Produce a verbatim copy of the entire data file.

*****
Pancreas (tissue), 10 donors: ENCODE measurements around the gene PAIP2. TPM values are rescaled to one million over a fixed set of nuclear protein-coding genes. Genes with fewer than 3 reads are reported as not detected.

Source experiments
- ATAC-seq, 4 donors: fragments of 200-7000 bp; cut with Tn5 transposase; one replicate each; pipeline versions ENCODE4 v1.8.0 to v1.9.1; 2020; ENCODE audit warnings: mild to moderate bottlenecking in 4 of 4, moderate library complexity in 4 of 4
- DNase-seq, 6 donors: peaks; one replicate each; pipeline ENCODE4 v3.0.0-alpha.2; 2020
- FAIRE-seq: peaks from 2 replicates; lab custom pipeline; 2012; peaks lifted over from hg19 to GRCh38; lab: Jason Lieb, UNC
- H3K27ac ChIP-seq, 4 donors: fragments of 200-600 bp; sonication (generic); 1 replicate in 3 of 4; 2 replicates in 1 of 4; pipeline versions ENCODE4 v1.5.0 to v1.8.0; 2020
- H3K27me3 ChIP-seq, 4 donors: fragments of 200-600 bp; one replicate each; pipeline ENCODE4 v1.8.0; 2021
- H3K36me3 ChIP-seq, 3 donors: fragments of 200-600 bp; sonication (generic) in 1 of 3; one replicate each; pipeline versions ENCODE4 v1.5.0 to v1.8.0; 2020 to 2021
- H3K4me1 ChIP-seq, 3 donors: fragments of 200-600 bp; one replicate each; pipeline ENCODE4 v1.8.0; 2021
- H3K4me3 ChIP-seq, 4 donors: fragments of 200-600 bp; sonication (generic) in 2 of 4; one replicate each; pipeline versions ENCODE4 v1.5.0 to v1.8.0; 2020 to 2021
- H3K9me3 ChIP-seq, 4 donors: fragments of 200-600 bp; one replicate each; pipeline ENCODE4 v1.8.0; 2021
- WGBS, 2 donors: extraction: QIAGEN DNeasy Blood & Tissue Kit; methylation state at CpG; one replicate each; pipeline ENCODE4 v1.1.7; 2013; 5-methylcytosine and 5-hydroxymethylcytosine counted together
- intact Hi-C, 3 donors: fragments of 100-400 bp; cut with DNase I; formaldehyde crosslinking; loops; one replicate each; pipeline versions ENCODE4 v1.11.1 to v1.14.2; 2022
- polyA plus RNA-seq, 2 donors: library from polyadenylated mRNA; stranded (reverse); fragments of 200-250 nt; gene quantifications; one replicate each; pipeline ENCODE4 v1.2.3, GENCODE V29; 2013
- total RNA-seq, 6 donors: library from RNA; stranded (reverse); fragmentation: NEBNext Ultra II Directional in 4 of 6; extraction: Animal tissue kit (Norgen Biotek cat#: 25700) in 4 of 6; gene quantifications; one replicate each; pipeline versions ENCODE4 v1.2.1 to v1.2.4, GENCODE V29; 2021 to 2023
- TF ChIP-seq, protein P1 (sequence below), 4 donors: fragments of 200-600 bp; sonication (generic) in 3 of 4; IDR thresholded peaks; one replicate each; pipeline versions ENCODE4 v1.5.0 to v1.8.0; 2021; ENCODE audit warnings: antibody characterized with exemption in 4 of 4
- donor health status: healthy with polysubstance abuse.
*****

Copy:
Pancreas (tissue), 10 donors: ENCODE measurements around the gene PAIP2. TPM values are rescaled to one million over a fixed set of nuclear protein-coding genes. Genes with fewer than 3 reads are reported as not detected.

Source experiments
- ATAC-seq, 4 donors: fragments of 200-7000 bp; cut with Tn5 transposase; one replicate each; pipeline versions ENCODE4 v1.8.0 to v1.9.1; 2020; ENCODE audit warnings: mild to moderate bottlenecking in 4 of 4, moderate library complexity in 4 of 4
- DNase-seq, 6 donors: peaks; one replicate each; pipeline ENCODE4 v3.0.0-alpha.2; 2020
- FAIRE-seq: peaks from 2 replicates; lab custom pipeline; 2012; peaks lifted over from hg19 to GRCh38; lab: Jason Lieb, UNC
- H3K27ac ChIP-seq, 4 donors: fragments of 200-600 bp; sonication (generic); 1 replicate in 3 of 4; 2 replicates in 1 of 4; pipeline versions ENCODE4 v1.5.0 to v1.8.0; 2020
- H3K27me3 ChIP-seq, 4 donors: fragments of 200-600 bp; one replicate each; pipeline ENCODE4 v1.8.0; 2021
- H3K36me3 ChIP-seq, 3 donors: fragments of 200-600 bp; sonication (generic) in 1 of 3; one replicate each; pipeline versions ENCODE4 v1.5.0 to v1.8.0; 2020 to 2021
- H3K4me1 ChIP-seq, 3 donors: fragments of 200-600 bp; one replicate each; pipeline ENCODE4 v1.8.0; 2021
- H3K4me3 ChIP-seq, 4 donors: fragments of 200-600 bp; sonication (generic) in 2 of 4; one replicate each; pipeline versions ENCODE4 v1.5.0 to v1.8.0; 2020 to 2021
- H3K9me3 ChIP-seq, 4 donors: fragments of 200-600 bp; one replicate each; pipeline ENCODE4 v1.8.0; 2021
- WGBS, 2 donors: extraction: QIAGEN DNeasy Blood & Tissue Kit; methylation state at CpG; one replicate each; pipeline ENCODE4 v1.1.7; 2013; 5-methylcytosine and 5-hydroxymethylcytosine counted together
- intact Hi-C, 3 donors: fragments of 100-400 bp; cut with DNase I; formaldehyde crosslinking; loops; one replicate each; pipeline versions ENCODE4 v1.11.1 to v1.14.2; 2022
- polyA plus RNA-seq, 2 donors: library from polyadenylated mRNA; stranded (reverse); fragments of 200-250 nt; gene quantifications; one replicate each; pipeline ENCODE4 v1.2.3, GENCODE V29; 2013
- total RNA-seq, 6 donors: library from RNA; stranded (reverse); fragmentation: NEBNext Ultra II Directional in 4 of 6; extraction: Animal tissue kit (Norgen Biotek cat#: 25700) in 4 of 6; gene quantifications; one replicate each; pipeline versions ENCODE4 v1.2.1 to v1.2.4, GENCODE V29; 2021 to 2023
- TF ChIP-seq, protein P1 (sequence below), 4 donors: fragments of 200-600 bp; sonication (generic) in 3 of 4; IDR thresholded peaks; one replicate each; pipeline versions ENCODE4 v1.5.0 to v1.8.0; 2021; ENCODE audit warnings: antibody characterized with exemption in 4 of 4
- donor health status: healthy with polysubstance abuse.